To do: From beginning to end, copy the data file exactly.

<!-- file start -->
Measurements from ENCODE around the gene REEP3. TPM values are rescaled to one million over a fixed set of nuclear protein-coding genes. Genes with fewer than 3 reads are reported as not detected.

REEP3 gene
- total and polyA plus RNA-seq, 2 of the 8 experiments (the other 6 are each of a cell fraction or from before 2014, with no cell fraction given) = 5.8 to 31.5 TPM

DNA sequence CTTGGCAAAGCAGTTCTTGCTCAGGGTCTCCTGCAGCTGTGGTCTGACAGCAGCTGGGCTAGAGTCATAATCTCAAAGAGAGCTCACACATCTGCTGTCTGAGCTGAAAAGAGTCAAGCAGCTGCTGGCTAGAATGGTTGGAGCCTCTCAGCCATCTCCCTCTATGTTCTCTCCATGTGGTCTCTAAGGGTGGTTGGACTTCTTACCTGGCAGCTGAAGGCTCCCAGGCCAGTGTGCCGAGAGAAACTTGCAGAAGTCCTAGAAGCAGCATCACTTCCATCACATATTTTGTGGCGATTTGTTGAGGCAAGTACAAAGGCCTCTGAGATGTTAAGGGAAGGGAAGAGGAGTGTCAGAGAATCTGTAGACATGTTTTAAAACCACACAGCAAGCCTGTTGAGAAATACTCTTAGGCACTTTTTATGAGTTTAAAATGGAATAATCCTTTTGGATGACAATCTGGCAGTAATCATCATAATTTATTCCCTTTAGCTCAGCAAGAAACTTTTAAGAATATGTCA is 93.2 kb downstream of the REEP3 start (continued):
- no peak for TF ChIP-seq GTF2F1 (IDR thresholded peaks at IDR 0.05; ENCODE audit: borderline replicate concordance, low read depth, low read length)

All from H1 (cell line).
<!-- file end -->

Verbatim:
Measurements from ENCODE around the gene REEP3. TPM values are rescaled to one million over a fixed set of nuclear protein-coding genes. Genes with fewer than 3 reads are reported as not detected.

REEP3 gene
- total and polyA plus RNA-seq, 2 of the 8 experiments (the other 6 are each of a cell fraction or from before 2014, with no cell fraction given) = 5.8 to 31.5 TPM

DNA sequence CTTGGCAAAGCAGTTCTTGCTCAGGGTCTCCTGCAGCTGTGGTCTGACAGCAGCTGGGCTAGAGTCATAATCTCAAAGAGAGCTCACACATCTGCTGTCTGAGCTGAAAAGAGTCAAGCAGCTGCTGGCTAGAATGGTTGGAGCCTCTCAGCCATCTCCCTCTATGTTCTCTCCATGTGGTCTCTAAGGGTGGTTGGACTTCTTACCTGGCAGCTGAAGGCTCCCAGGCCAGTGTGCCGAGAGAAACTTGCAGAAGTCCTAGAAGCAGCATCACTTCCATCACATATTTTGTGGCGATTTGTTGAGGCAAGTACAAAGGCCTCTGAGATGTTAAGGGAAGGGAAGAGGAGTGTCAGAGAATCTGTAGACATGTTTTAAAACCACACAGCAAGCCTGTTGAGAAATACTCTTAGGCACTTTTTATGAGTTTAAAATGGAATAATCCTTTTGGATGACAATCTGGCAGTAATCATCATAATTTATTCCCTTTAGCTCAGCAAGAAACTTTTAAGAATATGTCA is 93.2 kb downstream of the REEP3 start (continued):
- no peak for TF ChIP-seq GTF2F1 (IDR thresholded peaks at IDR 0.05; ENCODE audit: borderline replicate concordance, low read depth, low read length)

All from H1 (cell line).